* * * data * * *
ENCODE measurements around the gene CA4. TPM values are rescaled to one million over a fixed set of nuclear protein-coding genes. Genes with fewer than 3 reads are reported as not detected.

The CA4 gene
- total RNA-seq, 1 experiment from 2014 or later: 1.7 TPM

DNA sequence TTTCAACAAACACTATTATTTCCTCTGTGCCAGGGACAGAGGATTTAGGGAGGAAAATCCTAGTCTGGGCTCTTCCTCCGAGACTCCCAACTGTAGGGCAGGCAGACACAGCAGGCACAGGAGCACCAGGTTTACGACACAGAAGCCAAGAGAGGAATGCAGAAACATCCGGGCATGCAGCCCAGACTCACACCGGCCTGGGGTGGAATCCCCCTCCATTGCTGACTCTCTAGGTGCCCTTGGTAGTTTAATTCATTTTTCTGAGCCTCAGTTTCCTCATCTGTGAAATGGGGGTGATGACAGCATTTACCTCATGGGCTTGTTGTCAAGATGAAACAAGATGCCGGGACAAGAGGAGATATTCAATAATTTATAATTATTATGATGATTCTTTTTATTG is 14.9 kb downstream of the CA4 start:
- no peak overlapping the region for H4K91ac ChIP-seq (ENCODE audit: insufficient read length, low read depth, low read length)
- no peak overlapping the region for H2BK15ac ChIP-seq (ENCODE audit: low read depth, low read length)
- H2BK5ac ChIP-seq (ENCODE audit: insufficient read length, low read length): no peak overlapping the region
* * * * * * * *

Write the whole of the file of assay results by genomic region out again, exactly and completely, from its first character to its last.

ENCODE measurements around the gene CA4. TPM values are rescaled to one million over a fixed set of nuclear protein-coding genes. Genes with fewer than 3 reads are reported as not detected.

The CA4 gene
- total RNA-seq, 1 experiment from 2014 or later: 1.7 TPM

DNA sequence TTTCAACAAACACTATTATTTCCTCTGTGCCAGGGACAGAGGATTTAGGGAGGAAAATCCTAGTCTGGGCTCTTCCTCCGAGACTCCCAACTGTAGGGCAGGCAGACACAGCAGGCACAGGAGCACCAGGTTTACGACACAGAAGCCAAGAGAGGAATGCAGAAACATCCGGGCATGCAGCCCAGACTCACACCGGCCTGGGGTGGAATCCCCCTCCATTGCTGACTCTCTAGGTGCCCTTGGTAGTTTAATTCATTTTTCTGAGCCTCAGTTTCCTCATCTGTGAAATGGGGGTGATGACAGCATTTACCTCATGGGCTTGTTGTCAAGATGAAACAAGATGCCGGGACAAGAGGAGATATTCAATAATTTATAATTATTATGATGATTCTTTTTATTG is 14.9 kb downstream of the CA4 start:
- no peak overlapping the region for H4K91ac ChIP-seq (ENCODE audit: insufficient read length, low read depth, low read length)
- no peak overlapping the region for H2BK15ac ChIP-seq (ENCODE audit: low read depth, low read length)
- H2BK5ac ChIP-seq (ENCODE audit: insufficient read length, low read length): no peak overlapping the region